The neurovascular unit in retinopathy and neurodegenerative diseases
by Dane Sevenster
The prevalence of diabetes mellitus is on the rise globally, with Africa having an estimated increase of cases from 19 million to 47 million by 2045. Africa also has one of the highest percentages of undiagnosed cases with estimates that 60% of people are unaware they are living with diabetes. These predictions show the possible rise in economic and social costs facing Africa and the world as diabetes further grows into an epidemic.
The increase in diabetes will in turn lead to a rise in one of the most common cause of blindness, diabetic retinopathy, especially in the population who are unaware of their condition and allow the disease to progress. Diabetic Retinopathy (DR) is one of the most common complications of diabetes and requires further investigation of the components and mechanisms that lead to early progression of the disease. One such area that has received more attention has led to a great change in the understanding of the disease.
The shift was in the focus on retinopathy as a solely microvascular disease into a combined neurodegenerative and microvascular disease. The review article of mention discusses the role of microvascular abnormalities and neurodegeneration in the pathogenesis of diabetic retinopathy, dementia and possibly other neurodegenerative diseases. The term neurovascular unit (NVU) arises often, which refers to the functional coupling and interdependency of neurons, glia and the highly specialized vasculature in the central nervous system (CNS). This NVU occurs within the retina of the eye and brain, forming a core component of the blood brain barrier to tightly regulate the movement of ions, molecules, and cells between the blood and the brain. These cells maintain an intimate connection and are often the first to respond to inflammatory effects such as cell damage or pathogen invasion, sending subsequent signals to nearby cells that could disrupt the fine balance between pro- and anti-inflammatory pathways.
Evidence shows that neurodegeneration via this NVU and its inflammatory response is an early event in the pathogenesis of diabetic retinopathy and other neurodegenerative diseases that could be linked to the development of microvascular abnormalities. The review states that the study of the underlying mechanisms leading to early disruption of the NVU, and later neurodegeneration is essential for the development of new therapeutic strategies. The below figure summarizes the potential mechanisms linking retinal neurodegeneration and early microvascular impairment, highlighting that impaired cell signaling within the neurovascular unit as a critical stage of early pathogenesis.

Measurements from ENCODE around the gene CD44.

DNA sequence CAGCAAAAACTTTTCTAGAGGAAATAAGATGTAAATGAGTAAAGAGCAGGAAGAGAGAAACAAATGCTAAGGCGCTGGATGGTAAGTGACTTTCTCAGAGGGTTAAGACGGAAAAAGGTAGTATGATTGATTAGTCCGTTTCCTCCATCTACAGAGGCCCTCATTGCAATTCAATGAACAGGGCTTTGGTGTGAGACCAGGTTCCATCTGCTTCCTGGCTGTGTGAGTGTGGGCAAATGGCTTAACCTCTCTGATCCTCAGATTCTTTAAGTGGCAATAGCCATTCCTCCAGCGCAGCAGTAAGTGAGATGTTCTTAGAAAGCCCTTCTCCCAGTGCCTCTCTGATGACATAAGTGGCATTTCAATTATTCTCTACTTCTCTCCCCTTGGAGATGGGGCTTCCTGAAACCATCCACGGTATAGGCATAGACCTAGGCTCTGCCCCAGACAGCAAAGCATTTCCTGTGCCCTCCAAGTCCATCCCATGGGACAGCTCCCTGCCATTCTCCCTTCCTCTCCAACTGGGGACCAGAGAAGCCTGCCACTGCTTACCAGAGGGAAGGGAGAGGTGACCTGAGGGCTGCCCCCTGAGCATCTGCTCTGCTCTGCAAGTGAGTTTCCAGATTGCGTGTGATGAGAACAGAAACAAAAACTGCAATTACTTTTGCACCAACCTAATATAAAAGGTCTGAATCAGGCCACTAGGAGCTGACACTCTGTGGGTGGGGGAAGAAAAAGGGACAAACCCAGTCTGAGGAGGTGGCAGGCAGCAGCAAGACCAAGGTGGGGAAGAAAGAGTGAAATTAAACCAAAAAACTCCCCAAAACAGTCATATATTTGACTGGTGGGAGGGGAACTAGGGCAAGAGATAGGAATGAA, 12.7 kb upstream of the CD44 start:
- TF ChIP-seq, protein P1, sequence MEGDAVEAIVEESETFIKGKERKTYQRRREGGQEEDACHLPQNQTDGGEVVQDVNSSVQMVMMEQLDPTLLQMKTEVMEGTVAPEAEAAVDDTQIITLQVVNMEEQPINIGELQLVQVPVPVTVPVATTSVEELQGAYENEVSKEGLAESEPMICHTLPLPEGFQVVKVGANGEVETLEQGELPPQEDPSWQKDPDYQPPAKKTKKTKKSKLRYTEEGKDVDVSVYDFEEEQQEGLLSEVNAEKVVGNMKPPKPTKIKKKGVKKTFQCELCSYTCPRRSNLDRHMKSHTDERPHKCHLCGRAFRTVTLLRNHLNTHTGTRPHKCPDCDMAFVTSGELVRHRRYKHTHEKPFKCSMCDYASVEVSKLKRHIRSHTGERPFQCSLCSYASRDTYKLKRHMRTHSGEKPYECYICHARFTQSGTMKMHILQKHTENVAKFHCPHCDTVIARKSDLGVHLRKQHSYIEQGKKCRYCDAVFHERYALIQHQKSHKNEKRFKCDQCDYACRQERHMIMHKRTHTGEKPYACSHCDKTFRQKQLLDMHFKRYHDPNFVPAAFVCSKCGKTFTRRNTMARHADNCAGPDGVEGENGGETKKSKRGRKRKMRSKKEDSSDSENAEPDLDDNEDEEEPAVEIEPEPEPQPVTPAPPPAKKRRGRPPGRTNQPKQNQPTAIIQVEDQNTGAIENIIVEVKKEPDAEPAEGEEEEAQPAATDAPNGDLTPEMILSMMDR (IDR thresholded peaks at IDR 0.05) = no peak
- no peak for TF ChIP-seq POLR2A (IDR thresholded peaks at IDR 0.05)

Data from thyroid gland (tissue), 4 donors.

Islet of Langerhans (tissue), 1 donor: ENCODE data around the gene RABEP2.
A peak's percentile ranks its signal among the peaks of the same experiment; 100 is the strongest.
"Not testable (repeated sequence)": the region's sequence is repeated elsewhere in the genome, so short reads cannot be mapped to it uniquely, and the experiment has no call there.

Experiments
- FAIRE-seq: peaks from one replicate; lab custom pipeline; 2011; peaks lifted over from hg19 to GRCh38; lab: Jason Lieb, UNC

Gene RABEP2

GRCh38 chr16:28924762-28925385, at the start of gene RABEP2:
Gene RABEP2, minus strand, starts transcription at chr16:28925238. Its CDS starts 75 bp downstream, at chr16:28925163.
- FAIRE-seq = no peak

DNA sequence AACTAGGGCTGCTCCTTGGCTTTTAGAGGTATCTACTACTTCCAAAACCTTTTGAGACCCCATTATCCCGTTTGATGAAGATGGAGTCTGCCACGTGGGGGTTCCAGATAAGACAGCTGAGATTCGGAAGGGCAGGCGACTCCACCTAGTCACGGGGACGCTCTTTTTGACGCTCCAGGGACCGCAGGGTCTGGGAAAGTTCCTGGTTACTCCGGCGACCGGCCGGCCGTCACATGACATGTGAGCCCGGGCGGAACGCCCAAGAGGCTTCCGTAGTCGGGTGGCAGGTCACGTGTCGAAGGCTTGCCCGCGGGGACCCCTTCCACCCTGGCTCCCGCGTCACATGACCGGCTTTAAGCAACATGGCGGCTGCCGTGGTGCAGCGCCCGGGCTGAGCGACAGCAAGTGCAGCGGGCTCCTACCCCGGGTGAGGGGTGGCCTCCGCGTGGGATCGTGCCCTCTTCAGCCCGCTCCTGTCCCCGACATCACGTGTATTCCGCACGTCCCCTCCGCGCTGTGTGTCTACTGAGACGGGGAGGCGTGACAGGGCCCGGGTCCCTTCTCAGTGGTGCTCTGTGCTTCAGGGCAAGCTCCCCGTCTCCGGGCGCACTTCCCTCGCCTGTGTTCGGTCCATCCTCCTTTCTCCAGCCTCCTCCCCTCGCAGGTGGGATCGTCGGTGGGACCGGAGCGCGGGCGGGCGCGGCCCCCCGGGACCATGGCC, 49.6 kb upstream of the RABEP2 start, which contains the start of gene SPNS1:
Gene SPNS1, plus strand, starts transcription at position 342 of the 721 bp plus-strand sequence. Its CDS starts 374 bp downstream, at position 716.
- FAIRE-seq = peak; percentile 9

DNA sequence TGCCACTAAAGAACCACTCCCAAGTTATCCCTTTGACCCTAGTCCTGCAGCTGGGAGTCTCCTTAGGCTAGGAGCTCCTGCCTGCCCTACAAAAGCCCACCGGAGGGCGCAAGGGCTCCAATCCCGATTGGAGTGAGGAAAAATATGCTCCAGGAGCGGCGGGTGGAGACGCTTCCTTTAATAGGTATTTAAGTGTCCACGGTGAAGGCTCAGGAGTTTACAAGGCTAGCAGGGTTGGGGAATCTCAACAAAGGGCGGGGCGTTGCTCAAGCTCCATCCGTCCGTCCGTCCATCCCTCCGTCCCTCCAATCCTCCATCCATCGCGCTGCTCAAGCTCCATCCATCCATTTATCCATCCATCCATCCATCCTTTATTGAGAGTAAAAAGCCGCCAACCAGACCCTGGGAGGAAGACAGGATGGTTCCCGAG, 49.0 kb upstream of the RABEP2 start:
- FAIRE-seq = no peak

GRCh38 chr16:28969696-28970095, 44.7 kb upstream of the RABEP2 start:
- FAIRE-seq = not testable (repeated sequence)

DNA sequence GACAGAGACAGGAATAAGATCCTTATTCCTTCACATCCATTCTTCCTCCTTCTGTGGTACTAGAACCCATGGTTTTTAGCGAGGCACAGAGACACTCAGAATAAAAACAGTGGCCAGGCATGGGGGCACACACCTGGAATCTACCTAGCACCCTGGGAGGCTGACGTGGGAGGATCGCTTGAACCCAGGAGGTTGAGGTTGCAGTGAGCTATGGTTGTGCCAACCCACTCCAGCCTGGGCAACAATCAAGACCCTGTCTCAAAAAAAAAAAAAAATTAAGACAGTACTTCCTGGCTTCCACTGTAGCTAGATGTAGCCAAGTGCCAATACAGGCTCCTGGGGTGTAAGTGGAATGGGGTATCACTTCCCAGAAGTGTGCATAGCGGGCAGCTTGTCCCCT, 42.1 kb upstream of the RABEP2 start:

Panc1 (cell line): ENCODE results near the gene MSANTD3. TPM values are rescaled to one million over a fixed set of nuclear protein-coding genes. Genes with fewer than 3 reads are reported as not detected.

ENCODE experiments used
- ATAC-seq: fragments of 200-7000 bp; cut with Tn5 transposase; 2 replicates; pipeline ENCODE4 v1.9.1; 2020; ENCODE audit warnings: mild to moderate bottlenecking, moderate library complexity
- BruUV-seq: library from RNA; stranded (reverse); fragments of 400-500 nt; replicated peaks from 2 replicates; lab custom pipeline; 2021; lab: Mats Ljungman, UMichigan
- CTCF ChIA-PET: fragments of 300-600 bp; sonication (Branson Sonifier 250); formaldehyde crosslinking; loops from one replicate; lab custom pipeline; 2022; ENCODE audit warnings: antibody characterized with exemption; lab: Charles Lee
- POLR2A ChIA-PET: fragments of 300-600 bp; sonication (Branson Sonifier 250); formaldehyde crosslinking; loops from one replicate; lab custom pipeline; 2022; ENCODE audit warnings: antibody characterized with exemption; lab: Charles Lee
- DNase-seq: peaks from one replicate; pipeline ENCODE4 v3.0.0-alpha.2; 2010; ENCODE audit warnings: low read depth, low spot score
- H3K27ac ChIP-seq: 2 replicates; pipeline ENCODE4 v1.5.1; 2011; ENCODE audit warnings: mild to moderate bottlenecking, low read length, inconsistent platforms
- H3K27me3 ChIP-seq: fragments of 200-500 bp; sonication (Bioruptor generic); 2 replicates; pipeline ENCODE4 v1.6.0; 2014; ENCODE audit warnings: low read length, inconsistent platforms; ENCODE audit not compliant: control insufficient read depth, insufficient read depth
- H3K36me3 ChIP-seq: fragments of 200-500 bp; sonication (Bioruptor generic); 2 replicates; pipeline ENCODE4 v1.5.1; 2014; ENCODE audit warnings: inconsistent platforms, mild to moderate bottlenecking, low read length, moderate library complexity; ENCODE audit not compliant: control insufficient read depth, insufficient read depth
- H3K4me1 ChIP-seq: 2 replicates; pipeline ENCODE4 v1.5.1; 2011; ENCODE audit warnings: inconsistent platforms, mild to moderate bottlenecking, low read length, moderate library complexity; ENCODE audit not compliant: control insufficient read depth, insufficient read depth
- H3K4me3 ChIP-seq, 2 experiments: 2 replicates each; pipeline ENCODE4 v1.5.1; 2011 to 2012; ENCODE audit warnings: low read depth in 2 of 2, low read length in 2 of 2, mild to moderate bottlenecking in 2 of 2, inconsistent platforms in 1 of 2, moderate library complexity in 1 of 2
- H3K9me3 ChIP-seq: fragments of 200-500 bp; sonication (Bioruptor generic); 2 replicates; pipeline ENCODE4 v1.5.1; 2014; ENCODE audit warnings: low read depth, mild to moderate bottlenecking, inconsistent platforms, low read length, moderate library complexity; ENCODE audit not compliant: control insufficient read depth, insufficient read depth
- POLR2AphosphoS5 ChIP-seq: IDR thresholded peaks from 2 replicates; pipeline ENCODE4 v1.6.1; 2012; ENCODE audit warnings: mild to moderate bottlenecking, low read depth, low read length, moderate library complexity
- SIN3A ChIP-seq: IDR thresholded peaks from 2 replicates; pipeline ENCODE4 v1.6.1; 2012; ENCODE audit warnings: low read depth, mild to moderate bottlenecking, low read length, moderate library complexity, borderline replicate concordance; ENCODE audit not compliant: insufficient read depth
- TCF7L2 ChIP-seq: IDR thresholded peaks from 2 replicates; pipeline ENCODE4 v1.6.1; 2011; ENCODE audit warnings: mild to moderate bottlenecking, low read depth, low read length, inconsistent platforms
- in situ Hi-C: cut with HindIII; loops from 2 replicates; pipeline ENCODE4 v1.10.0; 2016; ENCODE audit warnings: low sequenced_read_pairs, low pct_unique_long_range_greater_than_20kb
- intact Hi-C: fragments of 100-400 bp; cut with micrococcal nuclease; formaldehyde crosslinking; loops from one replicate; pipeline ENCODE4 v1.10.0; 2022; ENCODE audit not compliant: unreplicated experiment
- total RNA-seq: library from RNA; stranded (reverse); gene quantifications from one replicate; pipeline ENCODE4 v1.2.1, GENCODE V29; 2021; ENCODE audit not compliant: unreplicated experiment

What reveals the greatest evidence of the implications of the neurovascular unit and its future study is the idea that brain neurodegeneration as seen in Alzheimer’s may simultaneously occur with retinal neurodegeneration. Seeing as how many pathways such as insulin signalling impairment, low-grade inflammation, the accumulation of advanced glycation end-products (AGEs) and an increase in oxidative stress are replicated within both Alzheimer’s disease and retinopathy. This calls for investigation into the interdependence of these NVU components within the brain and retina, the relative contribution of each component, as well as the specifics of phenotypic or morphological changes that occur in the different cell types of the NVU to better explain the early progression of diabetic retinopathy, neurovascular and neurodegenerative diseases and hopefully provide insight into better therapies.
The scope of research into these diseases has changed and grown over the years and the insights that can be gained from the NVU are promising, especially in the field of development of vaso- and neuroprotection therapies.
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